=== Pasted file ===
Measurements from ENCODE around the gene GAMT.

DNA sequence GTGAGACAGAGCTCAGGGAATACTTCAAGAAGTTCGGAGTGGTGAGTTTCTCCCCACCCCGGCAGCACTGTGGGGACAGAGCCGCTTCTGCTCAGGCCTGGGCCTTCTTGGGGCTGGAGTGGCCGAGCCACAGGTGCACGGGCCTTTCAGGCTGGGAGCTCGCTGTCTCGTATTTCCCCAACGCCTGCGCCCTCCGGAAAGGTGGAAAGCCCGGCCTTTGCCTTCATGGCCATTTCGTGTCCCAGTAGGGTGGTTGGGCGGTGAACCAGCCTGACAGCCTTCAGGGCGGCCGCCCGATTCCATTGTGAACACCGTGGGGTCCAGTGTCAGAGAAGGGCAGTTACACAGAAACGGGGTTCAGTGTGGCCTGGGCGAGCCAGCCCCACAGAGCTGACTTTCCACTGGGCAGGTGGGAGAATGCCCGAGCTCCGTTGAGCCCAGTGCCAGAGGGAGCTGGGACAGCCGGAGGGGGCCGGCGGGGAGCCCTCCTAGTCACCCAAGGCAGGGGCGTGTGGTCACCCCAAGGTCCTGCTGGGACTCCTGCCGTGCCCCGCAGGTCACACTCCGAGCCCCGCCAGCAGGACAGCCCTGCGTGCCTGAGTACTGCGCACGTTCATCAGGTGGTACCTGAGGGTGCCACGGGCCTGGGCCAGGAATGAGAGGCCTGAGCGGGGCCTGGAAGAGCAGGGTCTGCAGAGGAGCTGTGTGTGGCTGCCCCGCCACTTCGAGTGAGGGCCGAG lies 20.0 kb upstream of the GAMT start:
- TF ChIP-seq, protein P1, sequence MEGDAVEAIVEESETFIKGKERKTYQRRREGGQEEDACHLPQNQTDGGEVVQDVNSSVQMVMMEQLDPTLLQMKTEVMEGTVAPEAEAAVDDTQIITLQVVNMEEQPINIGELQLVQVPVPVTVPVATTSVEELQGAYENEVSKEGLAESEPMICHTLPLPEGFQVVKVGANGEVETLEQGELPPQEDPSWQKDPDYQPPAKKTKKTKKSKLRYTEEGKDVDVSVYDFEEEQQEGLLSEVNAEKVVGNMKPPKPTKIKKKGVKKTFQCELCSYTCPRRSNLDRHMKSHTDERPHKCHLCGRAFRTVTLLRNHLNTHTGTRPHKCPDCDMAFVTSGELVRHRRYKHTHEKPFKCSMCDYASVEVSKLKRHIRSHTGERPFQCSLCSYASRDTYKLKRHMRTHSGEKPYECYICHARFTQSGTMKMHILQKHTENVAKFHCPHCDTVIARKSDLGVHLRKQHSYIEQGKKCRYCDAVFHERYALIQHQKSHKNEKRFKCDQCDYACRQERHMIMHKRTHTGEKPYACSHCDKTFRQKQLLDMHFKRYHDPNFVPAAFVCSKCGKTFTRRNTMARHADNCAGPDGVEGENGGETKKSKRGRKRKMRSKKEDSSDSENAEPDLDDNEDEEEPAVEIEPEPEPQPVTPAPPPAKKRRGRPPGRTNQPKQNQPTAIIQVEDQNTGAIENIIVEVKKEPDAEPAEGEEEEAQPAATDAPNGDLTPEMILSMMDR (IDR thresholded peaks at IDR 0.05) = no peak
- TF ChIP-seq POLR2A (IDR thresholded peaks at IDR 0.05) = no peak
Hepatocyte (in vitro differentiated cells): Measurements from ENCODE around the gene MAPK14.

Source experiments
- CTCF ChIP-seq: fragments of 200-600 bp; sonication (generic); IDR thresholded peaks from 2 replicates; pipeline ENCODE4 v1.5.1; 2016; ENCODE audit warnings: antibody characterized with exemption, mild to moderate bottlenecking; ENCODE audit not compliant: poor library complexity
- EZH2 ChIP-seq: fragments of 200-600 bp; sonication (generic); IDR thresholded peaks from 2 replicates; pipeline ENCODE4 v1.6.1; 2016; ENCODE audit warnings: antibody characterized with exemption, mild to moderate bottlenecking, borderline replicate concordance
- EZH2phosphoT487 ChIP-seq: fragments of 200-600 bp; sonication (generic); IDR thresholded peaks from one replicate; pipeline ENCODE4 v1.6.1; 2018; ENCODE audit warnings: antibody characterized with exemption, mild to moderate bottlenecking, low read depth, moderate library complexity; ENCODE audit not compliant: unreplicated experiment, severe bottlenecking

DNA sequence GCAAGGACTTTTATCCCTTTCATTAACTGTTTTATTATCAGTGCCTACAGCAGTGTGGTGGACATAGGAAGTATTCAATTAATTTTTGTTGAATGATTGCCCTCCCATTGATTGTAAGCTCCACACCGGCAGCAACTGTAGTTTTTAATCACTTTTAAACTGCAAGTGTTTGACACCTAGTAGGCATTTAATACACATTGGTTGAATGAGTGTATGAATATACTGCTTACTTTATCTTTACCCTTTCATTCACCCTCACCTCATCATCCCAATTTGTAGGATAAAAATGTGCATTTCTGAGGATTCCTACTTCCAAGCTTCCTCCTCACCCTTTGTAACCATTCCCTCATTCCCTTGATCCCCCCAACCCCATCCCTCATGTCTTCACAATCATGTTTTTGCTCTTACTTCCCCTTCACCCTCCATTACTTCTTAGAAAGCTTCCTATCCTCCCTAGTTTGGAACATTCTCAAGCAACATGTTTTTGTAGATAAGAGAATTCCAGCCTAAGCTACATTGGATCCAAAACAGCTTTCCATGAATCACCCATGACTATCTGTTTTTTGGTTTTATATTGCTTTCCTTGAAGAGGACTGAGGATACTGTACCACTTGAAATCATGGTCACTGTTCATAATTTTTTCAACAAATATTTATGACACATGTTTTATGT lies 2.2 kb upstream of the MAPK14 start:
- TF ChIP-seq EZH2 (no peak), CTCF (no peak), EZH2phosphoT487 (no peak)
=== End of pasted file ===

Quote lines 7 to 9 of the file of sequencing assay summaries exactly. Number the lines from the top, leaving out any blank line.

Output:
- CTCF ChIP-seq: fragments of 200-600 bp; sonication (generic); IDR thresholded peaks from 2 replicates; pipeline ENCODE4 v1.5.1; 2016; ENCODE audit warnings: antibody characterized with exemption, mild to moderate bottlenecking; ENCODE audit not compliant: poor library complexity
- EZH2 ChIP-seq: fragments of 200-600 bp; sonication (generic); IDR thresholded peaks from 2 replicates; pipeline ENCODE4 v1.6.1; 2016; ENCODE audit warnings: antibody characterized with exemption, mild to moderate bottlenecking, borderline replicate concordance
- EZH2phosphoT487 ChIP-seq: fragments of 200-600 bp; sonication (generic); IDR thresholded peaks from one replicate; pipeline ENCODE4 v1.6.1; 2018; ENCODE audit warnings: antibody characterized with exemption, mild to moderate bottlenecking, low read depth, moderate library complexity; ENCODE audit not compliant: unreplicated experiment, severe bottlenecking